Psalm 119:91
They continue this day according to your ordinances: for all are your servants.
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(91) They (the heavens and the earth) continue to this day according to Thine ordinances: for all (i.e., all creation) are Thy servants.—In Hebrew the all, i.e., the universe. The parallelism is in this way preserved, while in the alternative, “as for Thy judgments, Thy,” &c., it is lost.

119:89-96 The settling of God's word in heaven, is opposed to the changes and revolutions of the earth. And the engagements of God's covenant are established more firmly than the earth itself. All the creatures answer the ends of their creation: shall man, who alone is endued with reason, be the only unprofitable burden of the earth? We may make the Bible a pleasant companion at any time. But the word, without the grace of God, would not quicken us. See the best help for bad memories, namely, good affections; and though the exact words be lost, if the meaning remain, that is well. I am thine, not my own, not the world's; save me from sin, save me from ruin. The Lord will keep the man in peace, whose mind is stayed on him. It is poor perfection which one sees and end of. Such are all things in this world, which pass for perfections. The glory of man is but as the flower of the grass. The psalmist had seen the fulness of the word of God, and its sufficiency. The word of the Lord reaches to all cases, to all times. It will take us from all confidence in man, or in our own wisdom, strength, and righteousness. Thus shall we seek comfort and happiness from Christ alone.They continue this day according to thine ordinances - According to thy judgments (Hebrew); that is, thy commands. They "stand" (Hebrew) as thou hast appointed; they are what thou didst design them to be. The original purpose in their creation is carried out, and they thus furnish an illustration of the stability of thy government and the permanency of thy law.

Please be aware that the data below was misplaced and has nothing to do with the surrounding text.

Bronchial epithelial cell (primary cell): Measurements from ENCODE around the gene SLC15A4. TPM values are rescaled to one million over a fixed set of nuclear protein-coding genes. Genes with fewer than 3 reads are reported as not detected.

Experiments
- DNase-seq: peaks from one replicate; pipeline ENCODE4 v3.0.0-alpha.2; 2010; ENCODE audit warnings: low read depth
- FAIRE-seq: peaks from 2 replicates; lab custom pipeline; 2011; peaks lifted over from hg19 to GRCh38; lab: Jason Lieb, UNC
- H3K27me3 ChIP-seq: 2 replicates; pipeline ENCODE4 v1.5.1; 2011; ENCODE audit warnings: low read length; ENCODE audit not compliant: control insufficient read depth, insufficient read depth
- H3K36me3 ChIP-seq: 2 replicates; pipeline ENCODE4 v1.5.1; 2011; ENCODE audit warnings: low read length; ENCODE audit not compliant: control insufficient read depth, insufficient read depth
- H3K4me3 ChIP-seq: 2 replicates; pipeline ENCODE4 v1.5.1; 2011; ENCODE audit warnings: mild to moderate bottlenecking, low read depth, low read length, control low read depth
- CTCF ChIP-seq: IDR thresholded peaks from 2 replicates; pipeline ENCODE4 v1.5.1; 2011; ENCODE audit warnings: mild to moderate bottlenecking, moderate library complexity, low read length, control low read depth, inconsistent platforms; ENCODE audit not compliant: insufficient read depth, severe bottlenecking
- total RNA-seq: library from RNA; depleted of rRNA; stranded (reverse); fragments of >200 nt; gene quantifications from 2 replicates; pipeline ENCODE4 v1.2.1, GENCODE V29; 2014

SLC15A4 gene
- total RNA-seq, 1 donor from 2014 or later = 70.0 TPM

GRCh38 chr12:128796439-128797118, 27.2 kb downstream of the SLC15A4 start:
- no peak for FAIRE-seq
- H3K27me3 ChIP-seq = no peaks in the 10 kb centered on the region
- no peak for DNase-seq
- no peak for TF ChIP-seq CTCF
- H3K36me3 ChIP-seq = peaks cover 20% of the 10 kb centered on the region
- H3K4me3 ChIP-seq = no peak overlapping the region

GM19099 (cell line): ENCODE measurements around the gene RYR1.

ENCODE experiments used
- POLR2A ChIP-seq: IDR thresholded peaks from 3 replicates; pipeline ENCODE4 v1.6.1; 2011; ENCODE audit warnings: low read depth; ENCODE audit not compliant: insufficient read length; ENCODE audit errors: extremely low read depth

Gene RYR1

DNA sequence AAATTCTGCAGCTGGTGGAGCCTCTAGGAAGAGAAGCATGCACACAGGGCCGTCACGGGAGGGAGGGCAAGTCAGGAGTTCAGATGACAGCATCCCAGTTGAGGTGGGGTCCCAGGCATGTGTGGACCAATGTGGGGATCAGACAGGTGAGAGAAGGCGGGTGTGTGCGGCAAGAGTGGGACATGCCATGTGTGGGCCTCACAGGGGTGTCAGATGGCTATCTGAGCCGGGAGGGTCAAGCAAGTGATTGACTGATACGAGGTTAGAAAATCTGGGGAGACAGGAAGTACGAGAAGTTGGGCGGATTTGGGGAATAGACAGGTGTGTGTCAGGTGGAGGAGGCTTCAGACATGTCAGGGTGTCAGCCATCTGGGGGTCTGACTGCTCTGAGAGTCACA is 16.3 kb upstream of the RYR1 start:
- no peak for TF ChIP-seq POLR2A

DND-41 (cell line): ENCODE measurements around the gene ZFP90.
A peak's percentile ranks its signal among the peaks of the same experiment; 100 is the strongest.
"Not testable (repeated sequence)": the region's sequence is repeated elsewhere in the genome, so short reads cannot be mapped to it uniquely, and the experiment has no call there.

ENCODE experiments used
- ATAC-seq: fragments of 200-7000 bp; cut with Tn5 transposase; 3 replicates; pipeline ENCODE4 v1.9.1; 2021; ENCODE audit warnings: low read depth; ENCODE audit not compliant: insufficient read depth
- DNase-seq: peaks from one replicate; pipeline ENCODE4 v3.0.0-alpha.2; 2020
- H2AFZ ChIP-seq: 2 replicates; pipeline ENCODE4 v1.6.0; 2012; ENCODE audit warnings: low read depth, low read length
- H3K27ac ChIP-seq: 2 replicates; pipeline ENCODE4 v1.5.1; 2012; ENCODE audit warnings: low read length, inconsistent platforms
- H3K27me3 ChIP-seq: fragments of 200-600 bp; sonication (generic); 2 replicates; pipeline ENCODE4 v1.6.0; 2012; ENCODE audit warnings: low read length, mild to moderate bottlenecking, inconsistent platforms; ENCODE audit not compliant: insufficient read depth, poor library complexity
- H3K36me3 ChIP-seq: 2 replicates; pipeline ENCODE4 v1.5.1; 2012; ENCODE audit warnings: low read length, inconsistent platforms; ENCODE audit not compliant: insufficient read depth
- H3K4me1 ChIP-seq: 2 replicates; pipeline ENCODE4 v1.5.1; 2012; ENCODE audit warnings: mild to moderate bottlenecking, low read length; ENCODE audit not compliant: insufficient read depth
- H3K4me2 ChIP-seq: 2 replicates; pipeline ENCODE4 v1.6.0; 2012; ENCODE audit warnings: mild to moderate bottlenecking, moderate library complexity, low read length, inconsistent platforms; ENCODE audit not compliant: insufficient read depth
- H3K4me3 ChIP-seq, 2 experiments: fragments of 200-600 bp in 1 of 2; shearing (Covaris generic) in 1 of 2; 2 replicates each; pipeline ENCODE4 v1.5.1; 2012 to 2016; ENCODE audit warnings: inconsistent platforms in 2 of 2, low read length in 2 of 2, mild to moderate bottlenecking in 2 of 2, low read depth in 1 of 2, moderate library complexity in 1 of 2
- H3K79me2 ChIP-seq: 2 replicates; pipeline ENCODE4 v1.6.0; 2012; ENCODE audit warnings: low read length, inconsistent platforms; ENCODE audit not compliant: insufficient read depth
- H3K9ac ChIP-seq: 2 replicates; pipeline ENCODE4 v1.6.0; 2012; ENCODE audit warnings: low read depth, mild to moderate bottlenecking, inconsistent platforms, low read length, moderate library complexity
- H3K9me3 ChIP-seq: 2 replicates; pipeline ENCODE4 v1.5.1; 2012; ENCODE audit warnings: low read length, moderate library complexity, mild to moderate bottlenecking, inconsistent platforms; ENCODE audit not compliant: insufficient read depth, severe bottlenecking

For all are thy servants - All worlds obey thy commands; all are under thy control. They show that they are thy servants by the conformity of their movements to the laws which thou hast impressed on them.

91. They—the heaven (Ps 119:89) and the earth (Ps 119:90). Hengstenberg translates, "They stand for thy judgment," that is, ready, as obedient servants, to execute them. The usage of this Psalm favors this view. But see Jer 33:25. They continue; the heaven and the earth last mentioned.

According to thine ordinances; as thou hast appointed, and by virtue of thine appointment.